Eric Velasquez
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Jesse Owens: Fastest Man Alive

Before World War II, a starter’s pistol fired the first shot in our battle against the Nazis

Jesse Owens grew up during the time of Jim Crow laws, but segregation never slowed him down. After setting world records for track in high school and college, he won a slot on the 1936 U.S. Olympic team. That year, the Olympics were in Berlin, then controlled by the Nazis, and Hitler was certain they would be a chance to prove to the world that Aryans were superior to all other races. But the triumph of Jesse’s will helped him run through any barrier, winning four gold medals and the hearts of millions, setting two world records, and proving the Nazi dictator unmistakably wrong.
 

Jesse Owens

Jesse Owens

The story of Jesse Owens comes alive for young readers with Carole Boston Weatherford’s award-winning free verse poetry. Eric Velasquez tackles this challenging subject with pastels—his first use of them in twenty years—and the results are both heart-stopping and immediate.

Jesse Owens

From Publishers Weekly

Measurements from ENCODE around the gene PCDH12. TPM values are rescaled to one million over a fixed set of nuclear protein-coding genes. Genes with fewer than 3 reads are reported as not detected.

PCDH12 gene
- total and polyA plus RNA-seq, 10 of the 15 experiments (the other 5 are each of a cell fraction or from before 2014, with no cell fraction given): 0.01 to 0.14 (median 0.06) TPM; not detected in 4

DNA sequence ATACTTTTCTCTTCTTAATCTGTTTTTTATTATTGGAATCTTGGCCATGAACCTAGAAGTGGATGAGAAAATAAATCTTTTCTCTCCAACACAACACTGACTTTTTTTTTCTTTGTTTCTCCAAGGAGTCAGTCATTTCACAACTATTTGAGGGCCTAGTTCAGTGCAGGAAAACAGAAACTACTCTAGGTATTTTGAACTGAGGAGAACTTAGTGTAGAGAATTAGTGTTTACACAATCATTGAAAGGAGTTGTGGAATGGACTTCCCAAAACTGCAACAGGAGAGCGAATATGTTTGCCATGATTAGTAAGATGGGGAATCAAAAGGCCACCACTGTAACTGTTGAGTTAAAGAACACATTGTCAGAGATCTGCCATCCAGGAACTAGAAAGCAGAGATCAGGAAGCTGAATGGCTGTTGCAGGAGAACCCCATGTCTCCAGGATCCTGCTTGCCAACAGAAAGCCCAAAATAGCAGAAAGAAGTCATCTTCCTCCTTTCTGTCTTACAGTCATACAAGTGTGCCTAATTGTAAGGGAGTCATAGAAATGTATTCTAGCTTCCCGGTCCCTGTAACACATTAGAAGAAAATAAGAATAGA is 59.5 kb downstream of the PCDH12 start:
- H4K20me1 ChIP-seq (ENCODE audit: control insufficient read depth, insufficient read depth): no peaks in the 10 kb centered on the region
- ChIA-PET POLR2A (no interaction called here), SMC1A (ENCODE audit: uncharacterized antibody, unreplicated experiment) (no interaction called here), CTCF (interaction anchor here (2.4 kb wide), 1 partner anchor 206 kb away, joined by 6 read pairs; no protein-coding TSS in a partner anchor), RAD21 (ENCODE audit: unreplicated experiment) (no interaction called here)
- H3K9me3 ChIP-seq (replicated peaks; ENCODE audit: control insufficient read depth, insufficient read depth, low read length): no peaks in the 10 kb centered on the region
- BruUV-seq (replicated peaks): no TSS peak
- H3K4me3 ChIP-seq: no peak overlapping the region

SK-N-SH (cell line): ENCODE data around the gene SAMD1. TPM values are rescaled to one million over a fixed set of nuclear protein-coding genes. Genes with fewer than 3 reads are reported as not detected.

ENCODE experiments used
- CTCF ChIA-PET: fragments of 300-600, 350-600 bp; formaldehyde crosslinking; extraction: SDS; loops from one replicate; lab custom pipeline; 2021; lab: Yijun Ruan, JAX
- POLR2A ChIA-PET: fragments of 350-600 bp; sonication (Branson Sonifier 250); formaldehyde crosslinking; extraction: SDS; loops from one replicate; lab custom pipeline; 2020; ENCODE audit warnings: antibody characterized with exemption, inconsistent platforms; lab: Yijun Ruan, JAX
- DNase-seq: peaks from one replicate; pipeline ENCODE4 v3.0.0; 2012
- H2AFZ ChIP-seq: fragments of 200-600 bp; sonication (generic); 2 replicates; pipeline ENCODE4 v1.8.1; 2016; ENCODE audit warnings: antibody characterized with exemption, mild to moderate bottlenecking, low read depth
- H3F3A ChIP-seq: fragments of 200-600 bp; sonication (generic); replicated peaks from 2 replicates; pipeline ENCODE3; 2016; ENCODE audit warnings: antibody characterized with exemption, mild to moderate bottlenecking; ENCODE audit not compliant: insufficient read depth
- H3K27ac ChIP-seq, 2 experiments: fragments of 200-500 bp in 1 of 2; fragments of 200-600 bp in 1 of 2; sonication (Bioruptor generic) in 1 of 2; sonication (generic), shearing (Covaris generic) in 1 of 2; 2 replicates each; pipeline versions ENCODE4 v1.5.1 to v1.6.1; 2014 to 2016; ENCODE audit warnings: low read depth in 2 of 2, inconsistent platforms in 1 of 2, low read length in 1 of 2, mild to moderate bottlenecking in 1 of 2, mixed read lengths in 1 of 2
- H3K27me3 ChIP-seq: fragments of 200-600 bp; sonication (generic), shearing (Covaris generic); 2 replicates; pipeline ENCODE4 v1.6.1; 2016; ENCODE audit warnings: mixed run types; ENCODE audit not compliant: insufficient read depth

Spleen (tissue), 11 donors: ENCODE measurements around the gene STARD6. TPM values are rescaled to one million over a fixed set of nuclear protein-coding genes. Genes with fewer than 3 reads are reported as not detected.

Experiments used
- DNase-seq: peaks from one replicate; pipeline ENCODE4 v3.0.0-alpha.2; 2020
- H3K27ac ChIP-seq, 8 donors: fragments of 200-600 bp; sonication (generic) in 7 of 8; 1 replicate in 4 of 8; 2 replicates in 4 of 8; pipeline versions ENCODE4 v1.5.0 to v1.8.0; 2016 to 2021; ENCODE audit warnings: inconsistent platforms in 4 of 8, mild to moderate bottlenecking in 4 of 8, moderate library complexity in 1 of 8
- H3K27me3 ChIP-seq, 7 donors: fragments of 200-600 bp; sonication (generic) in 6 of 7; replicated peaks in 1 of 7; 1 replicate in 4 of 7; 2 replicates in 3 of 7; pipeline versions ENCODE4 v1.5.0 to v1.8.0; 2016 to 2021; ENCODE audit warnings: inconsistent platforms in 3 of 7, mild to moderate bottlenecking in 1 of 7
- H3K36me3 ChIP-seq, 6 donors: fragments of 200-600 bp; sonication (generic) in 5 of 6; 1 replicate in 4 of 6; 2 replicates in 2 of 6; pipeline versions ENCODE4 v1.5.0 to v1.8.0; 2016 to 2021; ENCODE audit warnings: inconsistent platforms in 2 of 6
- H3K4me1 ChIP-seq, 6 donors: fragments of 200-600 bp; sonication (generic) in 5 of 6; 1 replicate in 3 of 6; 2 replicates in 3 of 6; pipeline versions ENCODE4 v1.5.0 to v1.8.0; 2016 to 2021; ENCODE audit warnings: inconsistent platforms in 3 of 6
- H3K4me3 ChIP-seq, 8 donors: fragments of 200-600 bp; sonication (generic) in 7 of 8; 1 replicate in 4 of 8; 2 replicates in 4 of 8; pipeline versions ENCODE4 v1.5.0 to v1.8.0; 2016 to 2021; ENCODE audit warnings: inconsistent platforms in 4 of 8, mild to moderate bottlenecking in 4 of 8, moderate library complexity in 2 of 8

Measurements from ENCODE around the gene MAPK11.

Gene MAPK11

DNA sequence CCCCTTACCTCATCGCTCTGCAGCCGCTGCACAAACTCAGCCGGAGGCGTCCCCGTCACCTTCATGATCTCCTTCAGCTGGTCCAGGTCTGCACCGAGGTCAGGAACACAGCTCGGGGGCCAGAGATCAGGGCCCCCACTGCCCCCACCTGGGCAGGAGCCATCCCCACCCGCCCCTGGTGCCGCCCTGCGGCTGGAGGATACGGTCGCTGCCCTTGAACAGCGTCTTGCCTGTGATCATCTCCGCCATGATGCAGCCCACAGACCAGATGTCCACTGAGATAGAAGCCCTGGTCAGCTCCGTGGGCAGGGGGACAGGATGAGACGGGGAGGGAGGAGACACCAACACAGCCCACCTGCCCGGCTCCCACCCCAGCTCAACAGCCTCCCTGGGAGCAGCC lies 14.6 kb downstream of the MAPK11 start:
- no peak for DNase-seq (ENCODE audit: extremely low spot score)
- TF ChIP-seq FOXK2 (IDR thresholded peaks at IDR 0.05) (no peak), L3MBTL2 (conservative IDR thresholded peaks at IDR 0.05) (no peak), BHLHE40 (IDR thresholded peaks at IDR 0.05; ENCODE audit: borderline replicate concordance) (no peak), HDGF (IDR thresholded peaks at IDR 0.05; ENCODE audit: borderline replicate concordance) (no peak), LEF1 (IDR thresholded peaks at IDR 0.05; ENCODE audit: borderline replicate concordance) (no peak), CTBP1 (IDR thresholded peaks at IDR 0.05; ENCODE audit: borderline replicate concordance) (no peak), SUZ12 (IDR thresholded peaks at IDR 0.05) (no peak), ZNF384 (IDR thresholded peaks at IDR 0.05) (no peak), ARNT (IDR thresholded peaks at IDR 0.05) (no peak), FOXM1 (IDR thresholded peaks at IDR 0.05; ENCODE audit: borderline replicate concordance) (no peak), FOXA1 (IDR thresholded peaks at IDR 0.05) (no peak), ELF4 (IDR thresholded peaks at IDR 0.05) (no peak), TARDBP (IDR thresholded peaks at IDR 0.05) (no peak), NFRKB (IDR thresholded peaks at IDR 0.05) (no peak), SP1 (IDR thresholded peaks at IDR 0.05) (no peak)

*Starred Review* Weatherford (Moses) addresses her poetic tribute to Jesse Owens's remarkable performance at the 1936 Berlin Olympics to the athlete himself: "Go from cotton fields to city sidewalks,/ from sickly child to keen competitor,/ from second-class citizen to first-place finish./ Go, Jesse, go. Trounce Jim Crow./ Run as fast as your feet can fly,/ as far as your dreams will reach." This allows the author to weave in subtle references and to make readers feel like privileged insiders (e.g., "find new track shoes/ to replace the ones you lost in New York"). The narrative follows Owens to Berlin, where Nazi flags line the streets, and beyond the city, to sobering images that Owens, and spectators of the Games, were "not meant to see"—the concentration camps. Hitler's presence casts a dark shadow over Owens's brilliance on the track ("Hitler does not want your kind here,/ does not believe you belong./ Prove him wrong"). After describing the fourth of the athlete's gold medal–clinching events, Weatherford asks, "Who'd have thought/ that a sharecropper's son,/ the grandson of slaves,/ would crush Hitler's pride?" In the tale's final victorious note, Owens rides "like a prince" in the lead car of a Manhattan ticker-tape parade honoring his team. An endnote provides facts about Owens's life before and after his Olympic feats. Sometimes calling to mind old-time photographs, Velasquez's (The Other Mozart, reviewed above) pleasingly grainy pastels easily convey the movement and speed, determination and triumph at the core of Owens's uplifting story. Ages 6-11.
 


 

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